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Graduation 2000: DHS senior speakers give good advice

by Merrie Leininger

They’re the class of 2000 and we’ve been hearing about them for a long time.

At Friday’s graduation ceremony, many of the speakers ensured the audience that they were indeed as special as we had heard.

“This truly is an exceptional group. They are friendly, they are happy and they have studied very, very hard. All these students met the high standards we expect in our school district,” said Principal Bev Jeans.

The students themselves made a statement of their individuality by accessorizing their plain black gowns with everything from flower leis to feather boas and orange socks and shoes. Some students drew flames and tiger paw prints on their gowns with glitter paint. One girl even wore a pair of black feather wings.

Six students were chosen from the 17 who auditioned to speak at the ceremony. Even in their speeches, they expressed their individual talents.

Mary Zimmerman reminded her peers to take advantage of opportunities that will soon come their way.

“Do not be afraid to follow your heart and dreams. Know you have a decision in the path you chose. The one that seems the smoothest may be the one that leads to a cliff,” Zimmerman said.

Alicia Burns impressed listeners with her musical talent by playing guitar and singing a song she dedicated to the class of 2000, but first she had to acknowledge a special person.

“Hi, Mom,” she said with a smile.

Jennifer Allen walked up to the mike with a bit of humor.

“OK, first thing, I want a big smile,” she said as she snapped a picture of the audience.

She asked her classmates to remember those people who are closest to them now.

“The most important people are your family. Family doesn’t have to be people related to you,” Allen said. “Many of my bad days ended up great because of teachers who have ended up my family.”

Before the ceremony, Brian Deem, 18, who has attended Douglas schools all his life, said he would always remember his English teacher, Mike Schneider.

“He taught me a lot more than just English. He taught me lessons in life. If you went into his class a kid, you left an adult,” Deem said.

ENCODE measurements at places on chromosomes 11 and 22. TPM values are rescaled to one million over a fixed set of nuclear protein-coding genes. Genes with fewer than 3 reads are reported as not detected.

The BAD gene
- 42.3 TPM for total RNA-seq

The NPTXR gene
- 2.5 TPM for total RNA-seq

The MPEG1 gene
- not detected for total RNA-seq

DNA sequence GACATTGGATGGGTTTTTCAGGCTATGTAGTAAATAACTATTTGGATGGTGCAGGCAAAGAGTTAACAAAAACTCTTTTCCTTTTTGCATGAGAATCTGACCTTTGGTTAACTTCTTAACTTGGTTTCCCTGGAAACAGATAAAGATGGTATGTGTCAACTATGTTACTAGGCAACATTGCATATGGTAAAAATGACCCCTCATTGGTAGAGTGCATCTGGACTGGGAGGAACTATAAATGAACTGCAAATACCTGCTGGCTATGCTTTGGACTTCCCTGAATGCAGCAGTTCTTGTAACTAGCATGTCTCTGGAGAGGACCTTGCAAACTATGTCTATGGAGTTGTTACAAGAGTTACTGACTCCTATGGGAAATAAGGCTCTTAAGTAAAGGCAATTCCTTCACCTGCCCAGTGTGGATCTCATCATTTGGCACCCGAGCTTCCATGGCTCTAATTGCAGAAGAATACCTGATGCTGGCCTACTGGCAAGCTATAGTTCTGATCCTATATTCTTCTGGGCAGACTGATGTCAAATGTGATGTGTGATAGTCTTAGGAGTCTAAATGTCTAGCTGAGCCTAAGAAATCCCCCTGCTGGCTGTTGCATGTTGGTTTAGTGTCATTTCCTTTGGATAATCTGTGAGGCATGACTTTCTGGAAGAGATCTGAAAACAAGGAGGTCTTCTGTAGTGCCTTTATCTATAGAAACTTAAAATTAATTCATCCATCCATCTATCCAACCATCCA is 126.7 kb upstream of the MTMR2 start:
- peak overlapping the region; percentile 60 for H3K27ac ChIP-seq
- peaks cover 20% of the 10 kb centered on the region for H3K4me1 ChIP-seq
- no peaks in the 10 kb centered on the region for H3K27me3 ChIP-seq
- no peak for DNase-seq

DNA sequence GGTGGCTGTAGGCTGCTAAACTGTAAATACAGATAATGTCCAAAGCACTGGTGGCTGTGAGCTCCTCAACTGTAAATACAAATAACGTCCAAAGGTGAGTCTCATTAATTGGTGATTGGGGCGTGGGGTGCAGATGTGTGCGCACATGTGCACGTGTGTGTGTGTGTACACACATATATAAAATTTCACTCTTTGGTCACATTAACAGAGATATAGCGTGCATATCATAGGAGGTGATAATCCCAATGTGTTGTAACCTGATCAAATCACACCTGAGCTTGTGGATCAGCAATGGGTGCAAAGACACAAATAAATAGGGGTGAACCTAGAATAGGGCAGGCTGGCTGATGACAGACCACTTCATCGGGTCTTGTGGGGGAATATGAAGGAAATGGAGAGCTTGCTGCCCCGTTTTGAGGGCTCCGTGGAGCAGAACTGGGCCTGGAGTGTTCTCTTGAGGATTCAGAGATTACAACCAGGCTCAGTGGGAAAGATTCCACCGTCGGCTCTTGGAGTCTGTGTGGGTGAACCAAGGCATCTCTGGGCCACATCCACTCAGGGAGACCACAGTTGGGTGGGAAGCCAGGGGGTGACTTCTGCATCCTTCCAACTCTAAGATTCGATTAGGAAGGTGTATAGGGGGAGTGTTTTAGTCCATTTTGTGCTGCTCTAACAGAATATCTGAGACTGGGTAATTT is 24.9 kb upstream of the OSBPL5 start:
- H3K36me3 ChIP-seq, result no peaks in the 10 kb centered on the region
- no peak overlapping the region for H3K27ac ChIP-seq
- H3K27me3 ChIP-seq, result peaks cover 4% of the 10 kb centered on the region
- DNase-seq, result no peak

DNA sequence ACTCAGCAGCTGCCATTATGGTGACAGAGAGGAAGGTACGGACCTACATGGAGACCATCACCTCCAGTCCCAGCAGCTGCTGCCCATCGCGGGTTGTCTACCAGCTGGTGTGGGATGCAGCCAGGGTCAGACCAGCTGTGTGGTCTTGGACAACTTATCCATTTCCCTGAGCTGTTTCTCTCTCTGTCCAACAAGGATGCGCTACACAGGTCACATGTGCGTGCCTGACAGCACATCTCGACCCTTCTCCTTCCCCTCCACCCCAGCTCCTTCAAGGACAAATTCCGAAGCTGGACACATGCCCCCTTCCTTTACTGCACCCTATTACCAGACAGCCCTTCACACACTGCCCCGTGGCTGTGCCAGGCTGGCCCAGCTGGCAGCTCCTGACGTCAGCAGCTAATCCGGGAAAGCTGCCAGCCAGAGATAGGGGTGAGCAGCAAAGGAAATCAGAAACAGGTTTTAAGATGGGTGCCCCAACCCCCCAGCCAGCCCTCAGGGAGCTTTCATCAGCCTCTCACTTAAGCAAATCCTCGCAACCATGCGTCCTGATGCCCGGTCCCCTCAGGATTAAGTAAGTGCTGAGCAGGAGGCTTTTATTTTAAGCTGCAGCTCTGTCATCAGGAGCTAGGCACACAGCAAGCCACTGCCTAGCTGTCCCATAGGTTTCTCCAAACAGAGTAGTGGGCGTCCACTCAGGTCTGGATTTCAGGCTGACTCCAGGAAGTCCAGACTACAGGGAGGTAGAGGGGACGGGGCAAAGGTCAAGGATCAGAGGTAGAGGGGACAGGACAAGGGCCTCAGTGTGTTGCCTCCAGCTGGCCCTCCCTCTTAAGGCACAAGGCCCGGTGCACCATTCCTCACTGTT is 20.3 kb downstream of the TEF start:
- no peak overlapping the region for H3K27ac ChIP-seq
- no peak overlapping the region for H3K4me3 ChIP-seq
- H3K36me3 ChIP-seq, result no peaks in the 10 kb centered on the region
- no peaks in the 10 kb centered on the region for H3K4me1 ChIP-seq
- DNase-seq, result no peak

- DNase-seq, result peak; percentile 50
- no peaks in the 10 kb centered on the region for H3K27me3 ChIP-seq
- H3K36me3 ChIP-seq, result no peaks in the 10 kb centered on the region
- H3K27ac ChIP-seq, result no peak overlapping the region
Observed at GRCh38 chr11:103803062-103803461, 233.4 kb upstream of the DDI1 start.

Sili Mafua, 18, said he will take away a lot of good friendships from DHS.

“I made tons of good friends here. All the people here are nice,” Mafua said.

Josh Himmelrick, 17, said his football coach, Ernie Monfiletto, really affected his life.

“He helped me choose which college to go to. I’m thankful for that. I never could have done it by myself,” he said. “He helped me decide and talked to the college coaches.” Himmelrick said he will be going to Southwestern College in Chula Vista, Calif., and will be playing football there.

Katie Nash, 17, said she learned how to keep true to herself in high school.

“When I deal with people, I try not to worry about what they think. Everyone has their own group. I learned to go with the flow – it’s easier and a lot more fun that way,” she said.

Donna Tholl was making her way onto the football field to see her only son, Matthew graduate.

“I’m excited. He finally made it,” she said. Tholl gave her son some important advice before the ceremony. “I told him not to trip.”

Mary and Mike Jarrett were happy they could see their son, Jason, collect his diploma, especially after a scary pole-vaulting accident this spring.

“He’s very lucky, and we’re very lucky – he’s everything a young son should be. I’m not going to cry. He’s just a good kid,” Mary said.

Allison Smith was a little teary-eyed thinking about her son, Jason.

“I left my Kleenex at home. I didn’t think I would need it. He’s a good kid. I don’t think I’m ready for him to go,” she said.